As a person who had plenty of opportunities to recreate outside as a kid, access to nature was not something I gave a lot of thought to before December of 2017. At the time I was working in a store in Boston that was hosting the first fundraiser for a newly-established non-profit, Elevate Youth.
As I listened to founder Alec Griswold talk about the organization’s mission— to empower underserved youth through outdoor experiences— my interest was peaked. I had recently moved to Boston from living on the West Coast for a few years, and I had been struggling to find ways to engage in outdoor activities since moving to the city. Fortunately for me, Alec was looking to make his first hire, and after an interview just a few weeks later I became Elevate Youth’s first employee.
I know it’s important for kids to spend time recreating outdoors, and I strongly believe in the negative side-effects influencing both kids and adults who do not spend nearly enough time, if any, in nature. However, since the day Alec hired me to help him turn his non-profit vision into a reality, I have learned so much about the inequities surrounding and within outdoor spaces both for people living in low-income neighborhoods and people of color, and this is what has kept me so invested in the mission.
The fact is that too many kids do not grow up with the same outdoor access that I had. There are many factors that make immersive outdoor experiences difficult to come across for low-income families: costs, lack of transportation, few or no friends/family with outdoor skills, no access to out-of-school outdoor programs.
Reducing obstacles is where Elevate Youth comes in.
Currently, in our second operating year, we are on track to run 170 outdoor trips for over 160 youth. On our trips, we expose kids and their adult mentors to a range of outdoor activities over the course of a year and beyond. Activities on our trips have included hiking, fishing, kayaking, sailing, camping, backcountry yoga, surfing, alpine & cross country skiing, indoor & outdoor climbing, and horseback riding. We provide transportation from schools or community centers to outdoor spaces, provide guidance and instruction from outdoor professionals, and make our programs 100% free for all participants. By doing all of this, we hope we are breaking down some of the barriers that keep low-income families from regularly engaging in outdoor activities.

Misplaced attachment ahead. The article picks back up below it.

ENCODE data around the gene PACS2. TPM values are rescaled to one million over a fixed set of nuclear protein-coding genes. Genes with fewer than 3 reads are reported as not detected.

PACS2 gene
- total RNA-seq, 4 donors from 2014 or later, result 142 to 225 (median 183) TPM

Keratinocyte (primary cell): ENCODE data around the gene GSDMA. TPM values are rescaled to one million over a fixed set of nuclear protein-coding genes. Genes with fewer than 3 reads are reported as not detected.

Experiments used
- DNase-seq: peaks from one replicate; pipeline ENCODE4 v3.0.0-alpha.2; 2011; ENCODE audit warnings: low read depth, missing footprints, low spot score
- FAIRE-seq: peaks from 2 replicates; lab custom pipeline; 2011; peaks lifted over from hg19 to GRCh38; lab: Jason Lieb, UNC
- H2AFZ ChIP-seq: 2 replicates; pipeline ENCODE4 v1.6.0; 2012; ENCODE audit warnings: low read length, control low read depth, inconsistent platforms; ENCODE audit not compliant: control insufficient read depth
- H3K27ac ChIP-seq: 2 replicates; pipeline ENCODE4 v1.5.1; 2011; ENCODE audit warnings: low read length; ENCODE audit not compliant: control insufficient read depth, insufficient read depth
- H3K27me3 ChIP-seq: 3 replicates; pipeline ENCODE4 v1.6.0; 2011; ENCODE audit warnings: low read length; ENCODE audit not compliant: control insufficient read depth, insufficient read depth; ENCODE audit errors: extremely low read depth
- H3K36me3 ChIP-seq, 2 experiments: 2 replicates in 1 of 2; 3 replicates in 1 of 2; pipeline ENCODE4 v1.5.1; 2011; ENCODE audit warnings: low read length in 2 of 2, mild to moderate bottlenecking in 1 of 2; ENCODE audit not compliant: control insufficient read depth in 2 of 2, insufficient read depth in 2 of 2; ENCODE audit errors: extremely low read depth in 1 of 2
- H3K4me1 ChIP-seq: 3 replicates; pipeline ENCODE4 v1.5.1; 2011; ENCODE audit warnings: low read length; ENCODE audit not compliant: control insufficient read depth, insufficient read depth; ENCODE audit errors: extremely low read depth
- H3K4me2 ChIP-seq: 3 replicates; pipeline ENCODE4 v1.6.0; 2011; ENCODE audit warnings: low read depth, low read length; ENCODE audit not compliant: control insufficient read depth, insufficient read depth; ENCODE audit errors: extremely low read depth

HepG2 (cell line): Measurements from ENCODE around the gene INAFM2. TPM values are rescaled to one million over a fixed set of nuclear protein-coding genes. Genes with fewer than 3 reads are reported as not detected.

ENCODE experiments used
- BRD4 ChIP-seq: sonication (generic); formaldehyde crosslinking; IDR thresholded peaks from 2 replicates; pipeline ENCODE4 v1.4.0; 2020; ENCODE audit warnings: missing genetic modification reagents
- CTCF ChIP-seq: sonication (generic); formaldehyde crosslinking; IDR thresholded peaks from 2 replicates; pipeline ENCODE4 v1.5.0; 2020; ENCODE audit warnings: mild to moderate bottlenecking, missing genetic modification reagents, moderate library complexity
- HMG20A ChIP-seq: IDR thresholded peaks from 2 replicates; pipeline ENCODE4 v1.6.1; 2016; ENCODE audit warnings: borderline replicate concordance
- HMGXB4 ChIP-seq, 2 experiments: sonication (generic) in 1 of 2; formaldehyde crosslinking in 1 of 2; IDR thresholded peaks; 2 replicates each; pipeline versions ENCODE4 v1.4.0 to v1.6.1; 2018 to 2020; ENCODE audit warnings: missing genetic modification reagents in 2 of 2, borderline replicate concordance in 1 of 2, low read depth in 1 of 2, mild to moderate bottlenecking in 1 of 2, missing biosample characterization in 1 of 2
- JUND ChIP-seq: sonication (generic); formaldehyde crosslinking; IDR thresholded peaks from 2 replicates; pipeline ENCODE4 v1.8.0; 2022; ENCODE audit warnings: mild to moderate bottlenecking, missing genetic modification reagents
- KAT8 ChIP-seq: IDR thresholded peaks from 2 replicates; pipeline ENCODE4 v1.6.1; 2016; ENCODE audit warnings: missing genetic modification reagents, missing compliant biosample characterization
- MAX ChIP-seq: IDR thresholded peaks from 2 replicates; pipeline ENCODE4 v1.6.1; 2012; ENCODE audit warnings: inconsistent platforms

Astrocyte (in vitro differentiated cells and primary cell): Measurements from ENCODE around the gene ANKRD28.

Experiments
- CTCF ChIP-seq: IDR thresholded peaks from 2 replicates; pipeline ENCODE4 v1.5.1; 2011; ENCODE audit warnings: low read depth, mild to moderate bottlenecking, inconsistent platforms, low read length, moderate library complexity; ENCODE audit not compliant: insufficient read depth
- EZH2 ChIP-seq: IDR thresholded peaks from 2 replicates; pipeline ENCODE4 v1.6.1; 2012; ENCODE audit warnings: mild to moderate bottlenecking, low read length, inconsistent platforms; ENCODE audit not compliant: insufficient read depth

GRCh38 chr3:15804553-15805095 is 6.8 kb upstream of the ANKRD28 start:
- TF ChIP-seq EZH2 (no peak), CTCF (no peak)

It is exciting to watch the kids on our trips try new, challenging, and sometimes strenuous activities. And yet 99% of the time we do not hear a whisper of protest. And believe it or not, there have been very few times when we have had to enforce our “No Phone Policy.” Many people are quick to criticize kids for being on their phones constantly, but I think we have found the solution…bring them outside! On a recent ski trip, one of our mentors asked a kid what he might be doing if not skiing that day, to which he responded, “watching Youtube.” Fair enough. But when we asked what he would prefer to be doing he said “Skiing! Cause this is real life!”
Luckily for us, Elevate Youth received its status as a non-profit organization at a very exciting time, with diversity, equity, and inclusion initiatives prioritized by many organizations and companies. We were both humbled and ecstatic to receive one of two grants from Patagonia Boston as they kick-started their own DEI initiative within their company philanthropy efforts.
I am proud to be a part of the Elevate Youth family as we continue to expand, reach more kids, and watch as they grow comfortable in nature. Our office might be a tiny closet in downtown Boston, but we are doing big things to diversify the outdoors in Massachusetts and beyond. Stay tuned!
Photo Credits: Elevate Youth
Additional Reading & Resources
YOUTH DEVELOPMENT IN NATURE: An Interview with Karen Pittman
THE NATURE OF EQUITY: An Interview with Dr. Gail Christopher
WHY I WEAR JORDANS IN THE GREAT OUTDOORS: A Natural Leader Builds Bridges Between Worlds
BALM IN GILEAD: Racism as an Environmental Issue, Nature as a Healing Force
RESTORING PEACE: Six Ways Nature in Our Lives Can Reduce the Violence in Our World
WHAT A LEADER LOOKS LIKE
PEACE LIKE A RIVER: There’s a Time for Hyper-vigilance and a Time to Pay a Different Kind of Attention
THE WILD: An African American Environmentalist Faces Her Fear
ALL CHILDREN NEED NATURE: 12 Questions about Equity and Capacity
THE FIERCE URGENCY OF NATURE: New Generation Works for Human Right to Connect with Natural World
HOW CITY KIDS WILL SAVE THE PLANET
NEW INTERNATIONAL ATTENTION TO THE FORGOTTEN HUMAN RIGHT
ALL CHILDREN NEED NATURE: Three Major Advances at IUCN World Congress
SAVING THE FIELD OF DREAMS: Natural Cultural Capacity in Our Parks
A TREE GROWS IN SOUTH CENTRAL
HOW PROSPECT PARK SHAPED A MAN
BROTHER YUSUF’S GIFT: One Man Who Made a Difference
C&NN/NLC partnership, Cities Connecting Children to Nature
C&NN’s Nature Clubs for Families Tool Kit in Spanish
C&NN’s Natural Leaders Tool Kit in Spanish
C&NN’s Nature Clubs for Families Tool Kit in Simple Chinese
C&NN’s Nature Clubs for Families Tool Kit in Traditional Chinese
C&NN’s Research Library
Commentaries here and elsewhere on the C&NN website are offered
to inform readers and to stimulate new thinking and debate. C&NN does not officially
endorse every statement, report or product mentioned in every commentary.